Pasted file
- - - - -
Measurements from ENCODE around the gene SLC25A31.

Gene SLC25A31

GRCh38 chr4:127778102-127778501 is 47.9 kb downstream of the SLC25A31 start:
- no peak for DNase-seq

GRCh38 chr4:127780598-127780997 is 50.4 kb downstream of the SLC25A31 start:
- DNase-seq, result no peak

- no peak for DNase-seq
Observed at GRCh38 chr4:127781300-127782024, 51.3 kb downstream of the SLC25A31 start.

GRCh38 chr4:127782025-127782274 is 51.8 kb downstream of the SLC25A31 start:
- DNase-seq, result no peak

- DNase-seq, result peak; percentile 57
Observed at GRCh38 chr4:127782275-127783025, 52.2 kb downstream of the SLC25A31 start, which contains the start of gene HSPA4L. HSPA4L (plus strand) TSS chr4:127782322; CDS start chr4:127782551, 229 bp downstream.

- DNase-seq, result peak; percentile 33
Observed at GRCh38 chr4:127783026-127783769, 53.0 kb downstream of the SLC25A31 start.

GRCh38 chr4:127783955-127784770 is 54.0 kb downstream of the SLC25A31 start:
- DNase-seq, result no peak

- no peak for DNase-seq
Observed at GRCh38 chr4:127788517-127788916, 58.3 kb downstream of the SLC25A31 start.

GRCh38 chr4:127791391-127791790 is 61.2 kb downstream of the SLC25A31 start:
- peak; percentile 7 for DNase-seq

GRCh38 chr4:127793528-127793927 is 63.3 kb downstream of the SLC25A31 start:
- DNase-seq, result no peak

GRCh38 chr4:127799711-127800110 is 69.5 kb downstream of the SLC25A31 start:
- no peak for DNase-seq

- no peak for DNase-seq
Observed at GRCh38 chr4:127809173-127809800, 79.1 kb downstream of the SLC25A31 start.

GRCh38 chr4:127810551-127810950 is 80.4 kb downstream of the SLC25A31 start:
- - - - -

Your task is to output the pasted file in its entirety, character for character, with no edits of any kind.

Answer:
Measurements from ENCODE around the gene SLC25A31.

Gene SLC25A31

GRCh38 chr4:127778102-127778501 is 47.9 kb downstream of the SLC25A31 start:
- no peak for DNase-seq

GRCh38 chr4:127780598-127780997 is 50.4 kb downstream of the SLC25A31 start:
- DNase-seq, result no peak

- no peak for DNase-seq
Observed at GRCh38 chr4:127781300-127782024, 51.3 kb downstream of the SLC25A31 start.

GRCh38 chr4:127782025-127782274 is 51.8 kb downstream of the SLC25A31 start:
- DNase-seq, result no peak

- DNase-seq, result peak; percentile 57
Observed at GRCh38 chr4:127782275-127783025, 52.2 kb downstream of the SLC25A31 start, which contains the start of gene HSPA4L. HSPA4L (plus strand) TSS chr4:127782322; CDS start chr4:127782551, 229 bp downstream.

- DNase-seq, result peak; percentile 33
Observed at GRCh38 chr4:127783026-127783769, 53.0 kb downstream of the SLC25A31 start.

GRCh38 chr4:127783955-127784770 is 54.0 kb downstream of the SLC25A31 start:
- DNase-seq, result no peak

- no peak for DNase-seq
Observed at GRCh38 chr4:127788517-127788916, 58.3 kb downstream of the SLC25A31 start.

GRCh38 chr4:127791391-127791790 is 61.2 kb downstream of the SLC25A31 start:
- peak; percentile 7 for DNase-seq

GRCh38 chr4:127793528-127793927 is 63.3 kb downstream of the SLC25A31 start:
- DNase-seq, result no peak

GRCh38 chr4:127799711-127800110 is 69.5 kb downstream of the SLC25A31 start:
- no peak for DNase-seq

- no peak for DNase-seq
Observed at GRCh38 chr4:127809173-127809800, 79.1 kb downstream of the SLC25A31 start.

GRCh38 chr4:127810551-127810950 is 80.4 kb downstream of the SLC25A31 start: